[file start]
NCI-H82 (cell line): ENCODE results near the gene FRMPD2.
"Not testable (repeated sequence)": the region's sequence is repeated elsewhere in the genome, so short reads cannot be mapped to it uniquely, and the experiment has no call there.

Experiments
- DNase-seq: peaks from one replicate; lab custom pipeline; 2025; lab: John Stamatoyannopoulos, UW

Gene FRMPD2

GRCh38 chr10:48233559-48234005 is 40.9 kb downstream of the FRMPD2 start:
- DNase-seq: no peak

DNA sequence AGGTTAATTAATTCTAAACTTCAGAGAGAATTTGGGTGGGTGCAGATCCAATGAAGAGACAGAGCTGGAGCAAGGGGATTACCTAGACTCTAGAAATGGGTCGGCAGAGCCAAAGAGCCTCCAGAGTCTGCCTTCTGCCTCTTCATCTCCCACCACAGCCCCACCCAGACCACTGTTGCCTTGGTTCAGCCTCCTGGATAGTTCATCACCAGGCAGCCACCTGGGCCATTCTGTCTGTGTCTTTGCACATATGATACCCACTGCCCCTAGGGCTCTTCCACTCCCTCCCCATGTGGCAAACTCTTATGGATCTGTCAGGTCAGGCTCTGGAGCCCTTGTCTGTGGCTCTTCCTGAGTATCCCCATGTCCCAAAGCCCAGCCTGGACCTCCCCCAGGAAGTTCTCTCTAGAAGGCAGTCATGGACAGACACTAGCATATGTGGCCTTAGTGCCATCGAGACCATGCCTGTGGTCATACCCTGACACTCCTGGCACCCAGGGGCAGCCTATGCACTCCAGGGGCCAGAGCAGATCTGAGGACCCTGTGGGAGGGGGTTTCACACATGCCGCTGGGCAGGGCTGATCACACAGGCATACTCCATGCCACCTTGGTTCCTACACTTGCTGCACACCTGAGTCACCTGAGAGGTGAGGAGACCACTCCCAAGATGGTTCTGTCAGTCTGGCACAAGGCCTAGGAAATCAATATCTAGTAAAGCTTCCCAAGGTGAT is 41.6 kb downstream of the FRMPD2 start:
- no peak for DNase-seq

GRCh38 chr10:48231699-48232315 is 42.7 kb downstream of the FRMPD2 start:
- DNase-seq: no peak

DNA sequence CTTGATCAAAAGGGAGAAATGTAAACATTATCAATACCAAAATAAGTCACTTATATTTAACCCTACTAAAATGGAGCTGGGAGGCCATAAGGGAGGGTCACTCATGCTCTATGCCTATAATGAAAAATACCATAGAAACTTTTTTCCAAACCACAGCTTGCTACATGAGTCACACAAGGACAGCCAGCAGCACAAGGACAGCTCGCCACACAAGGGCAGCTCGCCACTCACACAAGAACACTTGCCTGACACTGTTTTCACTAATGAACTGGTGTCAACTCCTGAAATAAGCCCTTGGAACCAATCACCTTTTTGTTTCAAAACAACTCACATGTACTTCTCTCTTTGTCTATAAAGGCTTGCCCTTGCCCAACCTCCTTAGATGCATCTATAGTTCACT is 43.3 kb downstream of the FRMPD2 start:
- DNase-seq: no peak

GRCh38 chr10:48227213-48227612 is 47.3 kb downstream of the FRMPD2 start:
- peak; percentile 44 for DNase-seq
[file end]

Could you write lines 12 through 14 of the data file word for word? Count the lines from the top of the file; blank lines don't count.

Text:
DNA sequence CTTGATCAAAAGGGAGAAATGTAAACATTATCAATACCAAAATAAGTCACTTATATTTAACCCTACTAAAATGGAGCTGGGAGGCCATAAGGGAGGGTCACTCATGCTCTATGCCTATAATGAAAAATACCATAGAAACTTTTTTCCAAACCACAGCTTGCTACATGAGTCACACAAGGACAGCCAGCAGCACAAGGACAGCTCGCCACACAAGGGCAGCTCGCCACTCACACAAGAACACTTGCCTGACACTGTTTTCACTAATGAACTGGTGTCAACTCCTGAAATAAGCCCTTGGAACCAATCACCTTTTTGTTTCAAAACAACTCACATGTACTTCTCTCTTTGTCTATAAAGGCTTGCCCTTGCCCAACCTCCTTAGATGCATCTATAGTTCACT is 43.3 kb downstream of the FRMPD2 start:
- DNase-seq: no peak

GRCh38 chr10:48227213-48227612 is 47.3 kb downstream of the FRMPD2 start: